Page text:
Friday, 30 March 2012

Basic Vanilla Fairy Cakes

I make vanilla fairy cakes a lot because I really like them, and so do most people I bake them for.  I figured since a lot of my planned decoration experiments will use my vanilla cakes as a base I should dedicate a blog entry to the recipe so people can refer back to it.  It also means I have something to link people to whenever I get asked for my recipe in future (I've already written it out twice for people at my former workplace).

I make my cakes by hand since I don't have a mixer and because it's how I've done it since I was a child.  Feels extra home made if you put all the extra work in.

Ingredients - Makes 12 cakes

  • 4oz/110g caster sugar
  • 4oz/100g unsalted butter (I recommend Stork) at room temperature (makes it easier to mix)
  • 2 eggs at room temperature (cold eggs are more likely to curdle the batter)
  • 1-2 tsp Vanilla extract
  • 4oz/110g self raising flour 
  1. Preheat the oven to 180°C/350°F/Gas Mark 4 and line a cake tray with 12 cake cases.  It doesn't matter too much if you don't have a proper tray with holes in.  I used to just put my cases on a tray.  The only problem is they might end up a bit misshapen, so it's probably worth investing in a holed tray, or silicone cupcake moulds.
  2. Put the sugar and butter in a large bowl and mix together with a wooden spoon.  You want to do this until the mixture is 'light and fluffy'.  Basically you want the mixture to be as pale a yellow as possible since that means the sugar is properly worked into the butter.  (Stork butter starts out really bright yellow so it's easy to tell when it's gone pale).  This is usually about 5-10 minutes of mixing.
  3. In a separate, small bowl or jug beat the eggs with a whisk.  A fork works too but the whisk gets more air into the eggs, which will help the cake rise.
  4. Add a little bit of the egg and mix into the butter/sugar mixture until it disappears.  Repeat until all the egg is gone.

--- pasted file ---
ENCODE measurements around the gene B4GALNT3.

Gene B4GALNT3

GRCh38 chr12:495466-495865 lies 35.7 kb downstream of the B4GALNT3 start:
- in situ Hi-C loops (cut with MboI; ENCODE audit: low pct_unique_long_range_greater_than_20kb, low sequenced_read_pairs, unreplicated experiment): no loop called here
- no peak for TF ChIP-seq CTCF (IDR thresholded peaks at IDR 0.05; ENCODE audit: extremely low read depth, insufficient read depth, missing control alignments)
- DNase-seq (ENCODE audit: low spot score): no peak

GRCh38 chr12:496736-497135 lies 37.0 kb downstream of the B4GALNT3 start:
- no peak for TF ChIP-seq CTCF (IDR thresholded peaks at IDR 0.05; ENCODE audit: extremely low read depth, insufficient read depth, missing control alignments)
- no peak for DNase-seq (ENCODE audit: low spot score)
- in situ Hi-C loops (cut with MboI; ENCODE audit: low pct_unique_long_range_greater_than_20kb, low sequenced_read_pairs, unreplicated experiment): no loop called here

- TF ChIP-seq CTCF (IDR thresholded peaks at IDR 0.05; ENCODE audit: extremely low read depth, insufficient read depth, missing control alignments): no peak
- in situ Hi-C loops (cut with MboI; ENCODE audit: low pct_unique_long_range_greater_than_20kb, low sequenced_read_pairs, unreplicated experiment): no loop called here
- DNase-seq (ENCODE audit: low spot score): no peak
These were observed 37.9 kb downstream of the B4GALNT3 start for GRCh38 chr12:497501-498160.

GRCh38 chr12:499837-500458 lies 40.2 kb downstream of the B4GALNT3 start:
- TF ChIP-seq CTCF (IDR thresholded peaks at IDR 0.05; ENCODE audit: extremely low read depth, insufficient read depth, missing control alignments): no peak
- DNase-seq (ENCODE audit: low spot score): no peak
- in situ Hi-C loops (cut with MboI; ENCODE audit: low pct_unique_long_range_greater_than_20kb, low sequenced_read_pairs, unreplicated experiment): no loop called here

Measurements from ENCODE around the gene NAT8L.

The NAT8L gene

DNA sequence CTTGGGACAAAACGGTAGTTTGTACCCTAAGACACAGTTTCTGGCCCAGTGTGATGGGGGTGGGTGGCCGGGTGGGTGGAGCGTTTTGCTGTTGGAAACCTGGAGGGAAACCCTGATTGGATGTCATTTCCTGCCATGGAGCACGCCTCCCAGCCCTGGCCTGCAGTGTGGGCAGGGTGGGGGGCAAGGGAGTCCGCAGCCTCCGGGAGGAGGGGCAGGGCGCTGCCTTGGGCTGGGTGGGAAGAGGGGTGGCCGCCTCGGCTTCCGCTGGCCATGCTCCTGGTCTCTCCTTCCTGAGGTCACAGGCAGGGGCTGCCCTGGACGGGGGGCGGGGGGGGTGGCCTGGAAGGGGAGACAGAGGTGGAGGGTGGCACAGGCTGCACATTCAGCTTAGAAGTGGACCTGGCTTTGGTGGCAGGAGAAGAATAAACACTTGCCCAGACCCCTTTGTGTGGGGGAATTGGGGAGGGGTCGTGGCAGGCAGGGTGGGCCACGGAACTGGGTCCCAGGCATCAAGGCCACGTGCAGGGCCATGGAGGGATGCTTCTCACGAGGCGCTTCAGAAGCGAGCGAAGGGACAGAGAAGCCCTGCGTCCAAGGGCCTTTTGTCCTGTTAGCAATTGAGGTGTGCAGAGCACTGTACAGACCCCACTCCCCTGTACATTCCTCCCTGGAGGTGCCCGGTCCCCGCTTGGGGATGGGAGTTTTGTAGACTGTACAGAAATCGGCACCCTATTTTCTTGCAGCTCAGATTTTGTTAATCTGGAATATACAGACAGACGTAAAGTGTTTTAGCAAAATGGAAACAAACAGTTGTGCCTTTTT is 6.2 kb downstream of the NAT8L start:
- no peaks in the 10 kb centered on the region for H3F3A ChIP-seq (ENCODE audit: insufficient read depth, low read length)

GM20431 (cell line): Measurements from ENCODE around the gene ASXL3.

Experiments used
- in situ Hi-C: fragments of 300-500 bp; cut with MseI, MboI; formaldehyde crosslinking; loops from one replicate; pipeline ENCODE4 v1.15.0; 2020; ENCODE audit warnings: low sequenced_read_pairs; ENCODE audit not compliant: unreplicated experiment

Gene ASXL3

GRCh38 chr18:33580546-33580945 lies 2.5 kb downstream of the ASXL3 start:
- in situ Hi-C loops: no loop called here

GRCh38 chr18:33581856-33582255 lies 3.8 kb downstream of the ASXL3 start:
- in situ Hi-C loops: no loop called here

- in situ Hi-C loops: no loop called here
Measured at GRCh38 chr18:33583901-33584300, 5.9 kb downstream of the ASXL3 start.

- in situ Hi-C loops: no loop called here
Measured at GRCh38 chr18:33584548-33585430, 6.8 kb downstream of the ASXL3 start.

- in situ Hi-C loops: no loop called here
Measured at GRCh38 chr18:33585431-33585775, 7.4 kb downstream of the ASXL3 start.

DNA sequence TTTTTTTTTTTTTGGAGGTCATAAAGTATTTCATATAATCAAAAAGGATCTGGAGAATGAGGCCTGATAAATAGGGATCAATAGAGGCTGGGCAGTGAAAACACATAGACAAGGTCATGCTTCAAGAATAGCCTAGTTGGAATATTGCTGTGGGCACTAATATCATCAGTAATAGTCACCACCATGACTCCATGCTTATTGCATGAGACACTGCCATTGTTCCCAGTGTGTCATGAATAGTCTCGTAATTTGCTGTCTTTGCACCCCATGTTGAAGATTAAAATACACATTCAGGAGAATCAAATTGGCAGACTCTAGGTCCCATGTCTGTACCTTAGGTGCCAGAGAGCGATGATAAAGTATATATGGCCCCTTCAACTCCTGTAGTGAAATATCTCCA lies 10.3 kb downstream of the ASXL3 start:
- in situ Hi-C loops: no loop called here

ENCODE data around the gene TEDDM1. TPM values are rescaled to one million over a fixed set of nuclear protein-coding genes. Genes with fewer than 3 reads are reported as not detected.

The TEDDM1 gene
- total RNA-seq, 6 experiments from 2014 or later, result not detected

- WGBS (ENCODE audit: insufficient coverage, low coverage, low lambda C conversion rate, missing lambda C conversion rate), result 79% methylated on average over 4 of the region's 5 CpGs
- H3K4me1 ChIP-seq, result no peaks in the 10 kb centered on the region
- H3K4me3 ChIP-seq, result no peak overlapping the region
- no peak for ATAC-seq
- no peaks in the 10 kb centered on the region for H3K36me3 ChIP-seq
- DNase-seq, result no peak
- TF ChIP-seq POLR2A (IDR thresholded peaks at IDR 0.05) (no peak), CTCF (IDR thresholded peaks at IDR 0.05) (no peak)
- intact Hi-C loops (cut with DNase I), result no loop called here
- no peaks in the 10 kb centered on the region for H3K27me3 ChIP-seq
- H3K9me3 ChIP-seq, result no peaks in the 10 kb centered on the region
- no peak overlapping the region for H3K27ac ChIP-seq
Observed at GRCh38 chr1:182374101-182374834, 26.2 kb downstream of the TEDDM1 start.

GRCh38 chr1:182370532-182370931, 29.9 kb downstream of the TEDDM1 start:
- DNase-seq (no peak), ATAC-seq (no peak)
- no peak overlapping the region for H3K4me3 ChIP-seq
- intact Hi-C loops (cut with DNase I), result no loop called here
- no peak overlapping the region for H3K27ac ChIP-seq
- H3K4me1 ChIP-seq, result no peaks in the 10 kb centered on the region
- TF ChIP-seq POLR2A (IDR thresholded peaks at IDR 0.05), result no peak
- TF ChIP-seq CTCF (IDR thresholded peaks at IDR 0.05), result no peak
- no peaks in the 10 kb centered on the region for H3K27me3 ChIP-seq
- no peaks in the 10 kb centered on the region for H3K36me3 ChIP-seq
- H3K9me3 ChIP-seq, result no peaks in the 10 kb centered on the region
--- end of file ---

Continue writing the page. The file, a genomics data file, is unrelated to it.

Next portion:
5. Add the vanilla extract and mix.
  6. Sift the flour into the bowl with the rest of the batter and then fold it in.  DON'T MIX!  And if doing this with a mixer, I suggest doing this bit by hand.  Folding is a bit tricky to explain so I'll let the BBC do it instead (the light mixture they refer to would be the flour and the heavy would be the batter).  Keep folding until you can't see any more flour.
  7. Spoon the mixture into the cases, trying to spread it evenly.  I usually do it a spoonful at a time.  So put one spoonful in each case and then go back to the start and do another spoonful until all the mixture is gone.  If you really wanted to, you could weigh them.
  8. Put in the oven for about 20 minutes.  You may have to turn the tray half way through cooking so they get an even bake.  Keep an eye on them in the last couple of minutes and use a skewer (or toothpick or pointed, thin end of a teaspoon) to test if they are cooked.  When inserted into the centre and pulled out, if it comes out clean then it's done.
  9. When baked, removed from oven and leave to cool on a rack.
  10. Decorate as you please. 

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